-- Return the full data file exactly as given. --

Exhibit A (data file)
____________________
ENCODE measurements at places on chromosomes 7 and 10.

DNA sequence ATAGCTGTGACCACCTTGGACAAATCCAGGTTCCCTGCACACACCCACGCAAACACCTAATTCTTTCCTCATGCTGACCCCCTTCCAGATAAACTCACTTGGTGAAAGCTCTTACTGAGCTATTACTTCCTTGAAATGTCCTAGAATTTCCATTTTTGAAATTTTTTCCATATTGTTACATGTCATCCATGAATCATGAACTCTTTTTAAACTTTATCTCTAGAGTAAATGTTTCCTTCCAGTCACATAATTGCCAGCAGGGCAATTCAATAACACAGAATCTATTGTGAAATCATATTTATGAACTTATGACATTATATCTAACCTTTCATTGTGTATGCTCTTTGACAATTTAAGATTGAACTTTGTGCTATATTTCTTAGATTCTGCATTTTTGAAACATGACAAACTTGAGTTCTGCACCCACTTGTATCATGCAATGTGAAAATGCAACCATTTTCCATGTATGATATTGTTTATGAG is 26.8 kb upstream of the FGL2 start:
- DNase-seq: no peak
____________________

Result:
ENCODE measurements at places on chromosomes 7 and 10.

DNA sequence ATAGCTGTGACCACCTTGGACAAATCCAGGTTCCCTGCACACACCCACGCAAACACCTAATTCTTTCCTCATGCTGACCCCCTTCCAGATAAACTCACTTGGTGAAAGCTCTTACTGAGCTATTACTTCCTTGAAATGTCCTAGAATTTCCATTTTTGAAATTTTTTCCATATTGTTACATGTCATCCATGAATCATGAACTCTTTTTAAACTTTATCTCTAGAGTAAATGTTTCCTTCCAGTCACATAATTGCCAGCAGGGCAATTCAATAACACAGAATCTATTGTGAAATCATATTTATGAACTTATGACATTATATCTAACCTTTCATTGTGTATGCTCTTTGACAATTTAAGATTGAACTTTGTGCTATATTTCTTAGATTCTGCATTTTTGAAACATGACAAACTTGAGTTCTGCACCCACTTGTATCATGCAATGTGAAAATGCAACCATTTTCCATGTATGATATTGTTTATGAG is 26.8 kb upstream of the FGL2 start:
- DNase-seq: no peak